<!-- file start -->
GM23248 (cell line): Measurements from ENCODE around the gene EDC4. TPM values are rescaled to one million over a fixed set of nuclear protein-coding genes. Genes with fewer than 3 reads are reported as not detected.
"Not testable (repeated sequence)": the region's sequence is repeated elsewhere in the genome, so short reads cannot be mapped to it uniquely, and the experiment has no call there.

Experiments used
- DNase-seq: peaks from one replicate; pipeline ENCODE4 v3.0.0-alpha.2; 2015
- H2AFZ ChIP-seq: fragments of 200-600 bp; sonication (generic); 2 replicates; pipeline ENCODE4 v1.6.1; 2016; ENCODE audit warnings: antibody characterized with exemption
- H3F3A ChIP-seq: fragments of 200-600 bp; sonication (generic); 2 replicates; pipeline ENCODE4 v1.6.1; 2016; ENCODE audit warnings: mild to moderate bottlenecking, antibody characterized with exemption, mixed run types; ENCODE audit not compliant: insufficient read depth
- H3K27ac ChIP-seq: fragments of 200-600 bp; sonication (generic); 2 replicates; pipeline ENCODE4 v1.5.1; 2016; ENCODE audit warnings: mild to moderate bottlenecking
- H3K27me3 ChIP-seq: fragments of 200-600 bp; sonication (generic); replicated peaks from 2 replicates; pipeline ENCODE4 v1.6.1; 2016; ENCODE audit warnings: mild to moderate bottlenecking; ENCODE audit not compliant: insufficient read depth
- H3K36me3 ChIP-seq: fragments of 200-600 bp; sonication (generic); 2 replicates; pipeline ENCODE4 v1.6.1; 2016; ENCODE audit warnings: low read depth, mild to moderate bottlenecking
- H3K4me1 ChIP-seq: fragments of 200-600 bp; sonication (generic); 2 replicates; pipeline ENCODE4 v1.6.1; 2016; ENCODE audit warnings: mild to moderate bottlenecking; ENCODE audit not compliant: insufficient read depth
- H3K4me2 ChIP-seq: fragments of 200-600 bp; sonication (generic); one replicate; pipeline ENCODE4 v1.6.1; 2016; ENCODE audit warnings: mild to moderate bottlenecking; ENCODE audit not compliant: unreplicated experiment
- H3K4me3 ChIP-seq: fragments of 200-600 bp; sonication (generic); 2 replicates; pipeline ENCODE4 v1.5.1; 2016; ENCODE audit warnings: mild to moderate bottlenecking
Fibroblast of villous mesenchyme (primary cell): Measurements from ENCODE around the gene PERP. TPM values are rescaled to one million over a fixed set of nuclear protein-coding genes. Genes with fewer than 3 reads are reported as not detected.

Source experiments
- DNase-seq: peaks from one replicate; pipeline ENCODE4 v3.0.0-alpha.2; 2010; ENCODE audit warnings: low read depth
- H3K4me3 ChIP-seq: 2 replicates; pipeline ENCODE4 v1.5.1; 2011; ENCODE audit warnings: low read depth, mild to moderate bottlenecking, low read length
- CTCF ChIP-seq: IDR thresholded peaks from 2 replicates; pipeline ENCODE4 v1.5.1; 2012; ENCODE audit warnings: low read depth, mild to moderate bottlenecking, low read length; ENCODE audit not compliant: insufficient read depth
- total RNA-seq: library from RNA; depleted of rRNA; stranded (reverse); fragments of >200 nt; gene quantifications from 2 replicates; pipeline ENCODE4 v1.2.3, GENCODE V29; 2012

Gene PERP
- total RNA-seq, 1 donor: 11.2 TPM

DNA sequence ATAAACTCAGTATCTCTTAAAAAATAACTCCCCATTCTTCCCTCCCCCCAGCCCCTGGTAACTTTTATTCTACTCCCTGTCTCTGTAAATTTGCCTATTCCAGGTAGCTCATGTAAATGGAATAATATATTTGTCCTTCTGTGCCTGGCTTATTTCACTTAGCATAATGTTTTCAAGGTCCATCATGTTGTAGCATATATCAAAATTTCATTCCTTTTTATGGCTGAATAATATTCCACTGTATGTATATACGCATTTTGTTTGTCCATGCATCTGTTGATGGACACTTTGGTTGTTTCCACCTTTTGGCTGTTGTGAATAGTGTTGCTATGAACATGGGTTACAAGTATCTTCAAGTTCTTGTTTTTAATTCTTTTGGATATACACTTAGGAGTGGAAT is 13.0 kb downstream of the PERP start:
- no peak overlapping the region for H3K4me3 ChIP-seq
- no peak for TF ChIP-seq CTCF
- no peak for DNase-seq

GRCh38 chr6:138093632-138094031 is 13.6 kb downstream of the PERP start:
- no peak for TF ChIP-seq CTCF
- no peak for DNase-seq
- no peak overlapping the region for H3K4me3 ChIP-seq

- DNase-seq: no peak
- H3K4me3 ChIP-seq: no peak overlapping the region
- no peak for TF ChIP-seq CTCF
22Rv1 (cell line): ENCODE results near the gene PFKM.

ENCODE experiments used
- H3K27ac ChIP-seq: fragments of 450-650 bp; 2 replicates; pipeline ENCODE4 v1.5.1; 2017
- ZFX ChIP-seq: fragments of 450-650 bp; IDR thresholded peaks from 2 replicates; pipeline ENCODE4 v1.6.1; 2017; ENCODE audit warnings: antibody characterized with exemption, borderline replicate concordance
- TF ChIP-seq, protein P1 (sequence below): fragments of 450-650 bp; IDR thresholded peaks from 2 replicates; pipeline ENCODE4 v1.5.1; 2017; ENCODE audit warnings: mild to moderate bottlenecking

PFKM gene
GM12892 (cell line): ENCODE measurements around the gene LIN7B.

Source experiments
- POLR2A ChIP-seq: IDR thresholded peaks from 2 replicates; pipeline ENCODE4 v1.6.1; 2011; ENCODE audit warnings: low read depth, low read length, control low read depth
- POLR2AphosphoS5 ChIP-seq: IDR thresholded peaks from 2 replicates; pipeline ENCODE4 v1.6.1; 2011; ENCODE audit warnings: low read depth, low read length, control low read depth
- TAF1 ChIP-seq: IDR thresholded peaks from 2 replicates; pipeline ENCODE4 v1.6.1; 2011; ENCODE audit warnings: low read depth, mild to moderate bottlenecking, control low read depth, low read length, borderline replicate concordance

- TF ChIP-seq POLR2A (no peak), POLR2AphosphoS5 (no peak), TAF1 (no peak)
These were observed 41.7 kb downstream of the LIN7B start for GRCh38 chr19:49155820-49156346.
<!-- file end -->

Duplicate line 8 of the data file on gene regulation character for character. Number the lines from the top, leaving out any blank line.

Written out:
- H3K27me3 ChIP-seq: fragments of 200-600 bp; sonication (generic); replicated peaks from 2 replicates; pipeline ENCODE4 v1.6.1; 2016; ENCODE audit warnings: mild to moderate bottlenecking; ENCODE audit not compliant: insufficient read depth